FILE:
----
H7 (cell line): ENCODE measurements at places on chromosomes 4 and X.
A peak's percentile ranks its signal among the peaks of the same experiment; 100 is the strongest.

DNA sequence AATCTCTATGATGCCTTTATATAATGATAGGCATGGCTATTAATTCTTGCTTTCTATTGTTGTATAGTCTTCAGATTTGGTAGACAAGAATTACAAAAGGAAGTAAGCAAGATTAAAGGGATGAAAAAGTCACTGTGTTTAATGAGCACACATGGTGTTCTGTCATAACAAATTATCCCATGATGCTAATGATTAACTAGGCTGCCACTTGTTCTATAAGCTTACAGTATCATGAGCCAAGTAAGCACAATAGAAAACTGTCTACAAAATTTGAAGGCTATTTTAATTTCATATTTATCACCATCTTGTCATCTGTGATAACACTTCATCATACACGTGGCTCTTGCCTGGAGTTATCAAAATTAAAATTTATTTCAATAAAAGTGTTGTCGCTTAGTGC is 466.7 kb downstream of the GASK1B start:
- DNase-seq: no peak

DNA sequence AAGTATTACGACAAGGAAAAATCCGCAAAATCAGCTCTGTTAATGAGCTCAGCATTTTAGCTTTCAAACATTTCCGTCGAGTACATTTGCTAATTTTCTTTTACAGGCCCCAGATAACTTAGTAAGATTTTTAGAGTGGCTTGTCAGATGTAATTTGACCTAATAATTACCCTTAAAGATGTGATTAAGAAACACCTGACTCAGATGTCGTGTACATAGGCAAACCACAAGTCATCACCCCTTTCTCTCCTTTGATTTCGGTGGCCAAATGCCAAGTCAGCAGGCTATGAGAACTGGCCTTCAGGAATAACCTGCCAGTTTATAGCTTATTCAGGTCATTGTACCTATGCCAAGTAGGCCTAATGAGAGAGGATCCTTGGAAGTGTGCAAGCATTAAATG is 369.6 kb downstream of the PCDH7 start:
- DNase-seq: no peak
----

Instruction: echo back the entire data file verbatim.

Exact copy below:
H7 (cell line): ENCODE measurements at places on chromosomes 4 and X.
A peak's percentile ranks its signal among the peaks of the same experiment; 100 is the strongest.

DNA sequence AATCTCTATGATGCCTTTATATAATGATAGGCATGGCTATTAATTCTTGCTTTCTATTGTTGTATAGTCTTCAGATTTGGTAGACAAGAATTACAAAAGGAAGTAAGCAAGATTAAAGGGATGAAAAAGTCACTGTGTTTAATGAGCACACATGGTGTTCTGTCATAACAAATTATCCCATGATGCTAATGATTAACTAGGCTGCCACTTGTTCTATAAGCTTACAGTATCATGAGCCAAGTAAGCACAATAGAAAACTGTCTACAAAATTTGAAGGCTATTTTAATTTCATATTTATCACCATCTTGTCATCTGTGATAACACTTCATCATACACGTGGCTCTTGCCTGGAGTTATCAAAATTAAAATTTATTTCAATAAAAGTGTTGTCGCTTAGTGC is 466.7 kb downstream of the GASK1B start:
- DNase-seq: no peak

DNA sequence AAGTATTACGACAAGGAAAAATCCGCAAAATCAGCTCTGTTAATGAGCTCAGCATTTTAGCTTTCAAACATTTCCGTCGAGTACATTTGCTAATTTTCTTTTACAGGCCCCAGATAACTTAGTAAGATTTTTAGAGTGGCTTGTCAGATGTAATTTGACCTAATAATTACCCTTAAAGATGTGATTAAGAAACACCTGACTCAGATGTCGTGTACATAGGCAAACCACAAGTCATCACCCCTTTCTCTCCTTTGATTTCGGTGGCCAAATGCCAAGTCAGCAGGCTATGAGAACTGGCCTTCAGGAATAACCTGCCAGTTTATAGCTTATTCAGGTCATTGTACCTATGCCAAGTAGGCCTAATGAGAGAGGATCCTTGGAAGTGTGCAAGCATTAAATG is 369.6 kb downstream of the PCDH7 start:
- DNase-seq: no peak